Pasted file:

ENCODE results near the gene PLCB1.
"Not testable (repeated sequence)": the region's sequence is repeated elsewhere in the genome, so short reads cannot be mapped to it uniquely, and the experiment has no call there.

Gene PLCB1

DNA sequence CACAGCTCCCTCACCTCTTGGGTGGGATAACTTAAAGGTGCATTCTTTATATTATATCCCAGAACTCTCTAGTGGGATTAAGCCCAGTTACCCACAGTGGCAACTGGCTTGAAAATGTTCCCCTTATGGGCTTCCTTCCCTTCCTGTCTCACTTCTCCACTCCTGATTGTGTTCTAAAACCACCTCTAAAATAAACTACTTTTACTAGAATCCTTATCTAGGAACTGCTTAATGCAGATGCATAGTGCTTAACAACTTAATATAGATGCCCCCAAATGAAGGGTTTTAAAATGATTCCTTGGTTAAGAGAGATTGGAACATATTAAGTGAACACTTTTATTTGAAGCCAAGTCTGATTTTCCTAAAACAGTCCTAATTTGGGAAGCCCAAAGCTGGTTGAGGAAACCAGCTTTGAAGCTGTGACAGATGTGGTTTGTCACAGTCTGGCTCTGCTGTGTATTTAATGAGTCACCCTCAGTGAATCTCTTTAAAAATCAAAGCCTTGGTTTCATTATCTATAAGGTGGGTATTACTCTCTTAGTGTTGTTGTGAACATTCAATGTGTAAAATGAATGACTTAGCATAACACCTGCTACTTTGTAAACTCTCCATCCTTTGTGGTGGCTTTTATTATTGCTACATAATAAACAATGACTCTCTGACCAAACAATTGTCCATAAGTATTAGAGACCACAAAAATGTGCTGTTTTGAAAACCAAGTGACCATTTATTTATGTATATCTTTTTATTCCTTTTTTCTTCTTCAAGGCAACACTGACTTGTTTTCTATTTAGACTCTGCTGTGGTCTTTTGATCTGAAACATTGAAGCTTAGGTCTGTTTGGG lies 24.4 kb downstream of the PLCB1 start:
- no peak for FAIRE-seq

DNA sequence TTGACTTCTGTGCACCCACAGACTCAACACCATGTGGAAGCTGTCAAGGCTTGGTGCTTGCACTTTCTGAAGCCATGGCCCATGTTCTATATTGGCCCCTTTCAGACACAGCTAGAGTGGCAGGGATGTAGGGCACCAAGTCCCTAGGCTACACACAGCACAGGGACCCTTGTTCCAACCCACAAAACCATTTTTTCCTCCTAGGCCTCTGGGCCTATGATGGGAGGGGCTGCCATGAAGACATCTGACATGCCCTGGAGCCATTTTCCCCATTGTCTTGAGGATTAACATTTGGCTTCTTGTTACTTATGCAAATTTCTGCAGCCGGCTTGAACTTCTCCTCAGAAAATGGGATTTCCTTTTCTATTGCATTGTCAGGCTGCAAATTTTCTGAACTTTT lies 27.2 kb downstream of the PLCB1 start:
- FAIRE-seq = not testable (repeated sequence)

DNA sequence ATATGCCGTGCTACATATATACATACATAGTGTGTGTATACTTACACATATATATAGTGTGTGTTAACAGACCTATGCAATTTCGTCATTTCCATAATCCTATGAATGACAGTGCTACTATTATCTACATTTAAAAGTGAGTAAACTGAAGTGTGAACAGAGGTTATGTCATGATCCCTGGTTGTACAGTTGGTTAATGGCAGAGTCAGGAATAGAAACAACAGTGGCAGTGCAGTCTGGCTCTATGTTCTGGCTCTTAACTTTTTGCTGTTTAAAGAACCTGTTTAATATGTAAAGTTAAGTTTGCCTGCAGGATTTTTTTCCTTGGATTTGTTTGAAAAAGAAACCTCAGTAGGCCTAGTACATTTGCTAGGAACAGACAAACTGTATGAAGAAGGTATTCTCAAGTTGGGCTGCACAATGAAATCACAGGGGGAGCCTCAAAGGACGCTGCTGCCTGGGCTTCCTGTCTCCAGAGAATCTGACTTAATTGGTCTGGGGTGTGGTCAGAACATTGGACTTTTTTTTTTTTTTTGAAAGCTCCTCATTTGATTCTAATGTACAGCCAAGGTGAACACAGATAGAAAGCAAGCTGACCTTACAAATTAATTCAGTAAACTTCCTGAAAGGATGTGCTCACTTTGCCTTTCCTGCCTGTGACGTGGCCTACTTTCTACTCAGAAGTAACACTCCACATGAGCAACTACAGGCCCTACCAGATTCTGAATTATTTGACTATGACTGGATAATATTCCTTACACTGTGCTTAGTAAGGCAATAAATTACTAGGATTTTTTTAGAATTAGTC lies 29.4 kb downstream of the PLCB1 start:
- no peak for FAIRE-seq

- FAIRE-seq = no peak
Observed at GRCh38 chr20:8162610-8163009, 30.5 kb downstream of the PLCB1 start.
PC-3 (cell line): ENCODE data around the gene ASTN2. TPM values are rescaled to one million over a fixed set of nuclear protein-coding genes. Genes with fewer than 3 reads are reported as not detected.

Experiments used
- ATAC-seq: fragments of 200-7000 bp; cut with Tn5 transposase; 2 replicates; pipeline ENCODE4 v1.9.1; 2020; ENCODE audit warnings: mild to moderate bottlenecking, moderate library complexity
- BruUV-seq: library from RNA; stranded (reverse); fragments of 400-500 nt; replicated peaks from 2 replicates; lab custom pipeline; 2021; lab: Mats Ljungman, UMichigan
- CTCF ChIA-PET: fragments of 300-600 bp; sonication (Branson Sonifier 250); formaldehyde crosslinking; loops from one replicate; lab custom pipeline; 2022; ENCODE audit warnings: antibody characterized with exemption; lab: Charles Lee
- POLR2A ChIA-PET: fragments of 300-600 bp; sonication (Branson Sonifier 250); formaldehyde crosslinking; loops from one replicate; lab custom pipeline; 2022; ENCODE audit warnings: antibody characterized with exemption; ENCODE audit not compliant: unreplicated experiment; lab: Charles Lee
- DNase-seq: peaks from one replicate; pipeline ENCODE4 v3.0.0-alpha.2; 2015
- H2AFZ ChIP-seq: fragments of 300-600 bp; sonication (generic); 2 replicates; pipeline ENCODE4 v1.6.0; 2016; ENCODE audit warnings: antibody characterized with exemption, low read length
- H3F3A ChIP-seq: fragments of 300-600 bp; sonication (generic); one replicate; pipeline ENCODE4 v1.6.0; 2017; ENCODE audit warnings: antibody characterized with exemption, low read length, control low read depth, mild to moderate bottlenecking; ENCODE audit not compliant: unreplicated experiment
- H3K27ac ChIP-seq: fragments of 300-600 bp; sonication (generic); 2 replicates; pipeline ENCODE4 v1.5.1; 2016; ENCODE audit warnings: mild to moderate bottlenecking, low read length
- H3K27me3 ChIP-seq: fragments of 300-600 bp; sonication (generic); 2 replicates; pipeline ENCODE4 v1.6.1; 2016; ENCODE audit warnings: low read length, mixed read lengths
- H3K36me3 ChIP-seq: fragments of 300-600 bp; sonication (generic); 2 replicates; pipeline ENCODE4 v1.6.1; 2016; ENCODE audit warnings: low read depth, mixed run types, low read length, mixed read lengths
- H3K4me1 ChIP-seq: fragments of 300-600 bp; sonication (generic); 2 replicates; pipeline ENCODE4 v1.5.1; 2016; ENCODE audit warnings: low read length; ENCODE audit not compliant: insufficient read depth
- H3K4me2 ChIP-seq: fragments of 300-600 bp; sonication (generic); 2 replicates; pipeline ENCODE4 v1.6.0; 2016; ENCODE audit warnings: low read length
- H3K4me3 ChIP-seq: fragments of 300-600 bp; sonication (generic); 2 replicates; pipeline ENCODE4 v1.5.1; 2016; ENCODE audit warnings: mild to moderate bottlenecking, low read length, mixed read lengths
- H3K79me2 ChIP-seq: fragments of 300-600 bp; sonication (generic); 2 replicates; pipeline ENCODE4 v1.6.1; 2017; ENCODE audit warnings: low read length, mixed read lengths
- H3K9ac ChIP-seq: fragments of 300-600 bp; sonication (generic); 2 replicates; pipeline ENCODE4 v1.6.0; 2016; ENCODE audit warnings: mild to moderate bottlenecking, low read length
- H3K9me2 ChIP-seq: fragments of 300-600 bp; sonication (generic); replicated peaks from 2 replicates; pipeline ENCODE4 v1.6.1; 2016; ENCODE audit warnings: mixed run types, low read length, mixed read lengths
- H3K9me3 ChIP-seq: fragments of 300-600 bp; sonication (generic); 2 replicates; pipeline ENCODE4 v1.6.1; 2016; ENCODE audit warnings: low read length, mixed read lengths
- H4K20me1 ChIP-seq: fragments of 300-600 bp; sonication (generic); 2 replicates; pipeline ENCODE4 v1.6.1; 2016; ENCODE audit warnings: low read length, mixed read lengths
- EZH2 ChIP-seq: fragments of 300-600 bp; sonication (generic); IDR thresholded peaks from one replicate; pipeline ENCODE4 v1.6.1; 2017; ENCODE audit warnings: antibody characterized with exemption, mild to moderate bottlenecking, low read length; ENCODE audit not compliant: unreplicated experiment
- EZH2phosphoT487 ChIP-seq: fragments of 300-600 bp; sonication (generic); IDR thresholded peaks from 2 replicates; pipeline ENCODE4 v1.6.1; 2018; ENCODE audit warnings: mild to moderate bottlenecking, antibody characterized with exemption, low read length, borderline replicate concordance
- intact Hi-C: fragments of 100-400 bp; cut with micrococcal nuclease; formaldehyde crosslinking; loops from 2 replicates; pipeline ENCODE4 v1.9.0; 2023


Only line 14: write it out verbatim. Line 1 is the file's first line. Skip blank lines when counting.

- ATAC-seq: fragments of 200-7000 bp; cut with Tn5 transposase; 2 replicates; pipeline ENCODE4 v1.9.1; 2020; ENCODE audit warnings: mild to moderate bottlenecking, moderate library complexity